Posted: 28 May 2012

The people who inspire us to run

Weather for this year's Bupa London 10k was a blinder - glorious sunshine, cloudless skies and 25-degree temperatures. It was the perfect day for a picnic or a gentle stroll along the river but I and 8500 fellow runners were there for a 10k race.

With some trepidation I gathered with hundreds of other runners at the start line. I was in wave C, two groups behind the elite runners (congrats to the winner, Mo Farah!). In this heat, I knew I couldn't beat any of my previous times so my aim was just get to that finish line without the need of an ambulance.

I took a slightly less strenuous pace and enjoyed the picturesque route - including St James's Park, St. Paul's Cathedral, the Monument, Big Ben and the Houses of Parliament, and, in the distance, Buckingham Palace - as well as my fellow runners.

Running for personal reasons

Running, I've found, is good for the soul because running a race like the Bupa 10k gives you time to think. For me, it was an hour - actually an hour and a half - of solitude, discipline and contemplation.

I saw runners who inspired me. There were some who are as elderly (I hope I'm running 10k when I'm their age).

I also saw runners who ran for deeply personal reasons. There were a mother and daughter running for their parents and grandparents, respectively, who have Alzheimer's disease. There was also a couple running with a photo of a baby who died aged just eight months -- seeing them was heartbreaking and I struggled to keep a dry eye.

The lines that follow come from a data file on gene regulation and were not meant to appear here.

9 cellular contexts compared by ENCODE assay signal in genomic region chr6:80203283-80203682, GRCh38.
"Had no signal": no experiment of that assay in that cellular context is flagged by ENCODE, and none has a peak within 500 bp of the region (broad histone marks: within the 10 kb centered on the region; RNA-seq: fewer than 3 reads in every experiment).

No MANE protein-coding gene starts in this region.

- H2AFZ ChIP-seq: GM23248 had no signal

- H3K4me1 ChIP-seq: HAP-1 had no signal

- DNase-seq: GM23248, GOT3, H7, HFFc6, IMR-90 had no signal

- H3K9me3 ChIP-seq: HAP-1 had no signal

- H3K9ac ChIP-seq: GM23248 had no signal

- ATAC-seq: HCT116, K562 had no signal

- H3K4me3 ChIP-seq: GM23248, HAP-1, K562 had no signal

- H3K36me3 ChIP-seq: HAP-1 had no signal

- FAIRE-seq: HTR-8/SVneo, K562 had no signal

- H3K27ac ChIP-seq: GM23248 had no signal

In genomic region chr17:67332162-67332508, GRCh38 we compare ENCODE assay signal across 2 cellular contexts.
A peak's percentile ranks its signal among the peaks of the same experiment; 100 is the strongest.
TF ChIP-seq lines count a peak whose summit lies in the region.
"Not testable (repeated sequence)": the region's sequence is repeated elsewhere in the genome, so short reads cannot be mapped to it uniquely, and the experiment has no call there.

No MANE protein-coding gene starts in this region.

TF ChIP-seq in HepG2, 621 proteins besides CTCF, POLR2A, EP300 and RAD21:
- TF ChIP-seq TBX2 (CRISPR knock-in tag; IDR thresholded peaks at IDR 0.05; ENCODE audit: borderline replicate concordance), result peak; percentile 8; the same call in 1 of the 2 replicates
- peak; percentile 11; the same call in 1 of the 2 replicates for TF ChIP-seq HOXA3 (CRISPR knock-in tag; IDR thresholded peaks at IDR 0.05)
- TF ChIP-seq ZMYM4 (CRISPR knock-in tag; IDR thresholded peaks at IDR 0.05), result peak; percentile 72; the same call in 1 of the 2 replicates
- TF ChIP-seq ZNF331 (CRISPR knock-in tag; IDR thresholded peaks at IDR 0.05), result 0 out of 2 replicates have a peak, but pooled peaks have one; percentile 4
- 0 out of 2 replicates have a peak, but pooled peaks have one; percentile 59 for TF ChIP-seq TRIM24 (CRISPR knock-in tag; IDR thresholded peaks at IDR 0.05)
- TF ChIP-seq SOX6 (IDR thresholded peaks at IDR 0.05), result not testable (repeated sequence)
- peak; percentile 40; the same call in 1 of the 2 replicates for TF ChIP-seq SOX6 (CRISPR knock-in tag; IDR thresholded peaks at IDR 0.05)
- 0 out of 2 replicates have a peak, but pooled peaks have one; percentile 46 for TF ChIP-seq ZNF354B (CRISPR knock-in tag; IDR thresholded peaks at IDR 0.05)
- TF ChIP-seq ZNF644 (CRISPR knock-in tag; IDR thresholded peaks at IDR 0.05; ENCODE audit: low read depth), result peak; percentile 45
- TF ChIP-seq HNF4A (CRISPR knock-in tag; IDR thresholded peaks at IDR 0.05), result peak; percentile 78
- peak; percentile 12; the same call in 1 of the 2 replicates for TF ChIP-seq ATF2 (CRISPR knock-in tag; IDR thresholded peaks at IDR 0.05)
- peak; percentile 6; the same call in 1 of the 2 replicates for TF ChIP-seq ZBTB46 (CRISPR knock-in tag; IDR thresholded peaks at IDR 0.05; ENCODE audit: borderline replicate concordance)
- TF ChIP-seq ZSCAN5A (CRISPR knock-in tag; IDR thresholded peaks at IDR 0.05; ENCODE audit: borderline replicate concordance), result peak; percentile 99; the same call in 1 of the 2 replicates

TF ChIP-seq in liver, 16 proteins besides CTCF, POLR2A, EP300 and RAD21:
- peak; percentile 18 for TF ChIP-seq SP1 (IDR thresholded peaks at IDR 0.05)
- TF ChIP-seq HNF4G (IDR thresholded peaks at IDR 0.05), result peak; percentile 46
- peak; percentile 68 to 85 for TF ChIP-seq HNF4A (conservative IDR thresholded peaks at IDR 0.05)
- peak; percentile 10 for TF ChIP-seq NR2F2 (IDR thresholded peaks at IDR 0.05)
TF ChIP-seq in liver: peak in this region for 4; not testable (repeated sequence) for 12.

Seeing these other dedicated runners made me think about who I was running for.

Who I was running for

By running for The Children's Society, I knew I was helping some of the most vulnerable children in our country.

I've had the privilege of talking to some of our wonderful project workers about the transformation they see in young people's lives with our help. They tell me about the utter sadness of when events in a child's life align in such a way that the young people feel like they're fighting an unwinnable battle (that's how it feels sometimes, not how it is). Thank goodness our project workers are there to be with them through the problems.

Unlike the runners with laminated photos, I rarely meet the children and young people I was running for. Occasionally a young person we have helped will speak at an event about their experiences. There are also hundreds of other young people in our programmes across the country whose stories I don't hear. After all, it's not appropriate for me to stick my nose in the child's business when they are working through problems at pivotal times in their lives.

This made me think of all the children and young people in our programmes who don't have someone to print their photos, laminate them then pin them to a T-shirt. I thought of the children who are hidden, uncared for, neglected, lost. It made me realise that it was these children I was running for.

So after the race, simply knackered and achey limbed, I had a quiet sense satisfaction that the funds I (and my fellow runners) raised for this race may have done a bit to help a child I'll never meet through a difficult time.

By Kate Wareham, Senior Regional Fundraising and Development Manager

More information

By Kate Wareham - Fundraising and events team

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Comments

Well done to you and a really good story

A huge well done, Kate - for running in ridiculous heat and for summing up so beautifully why the work of The Children's Society is so important.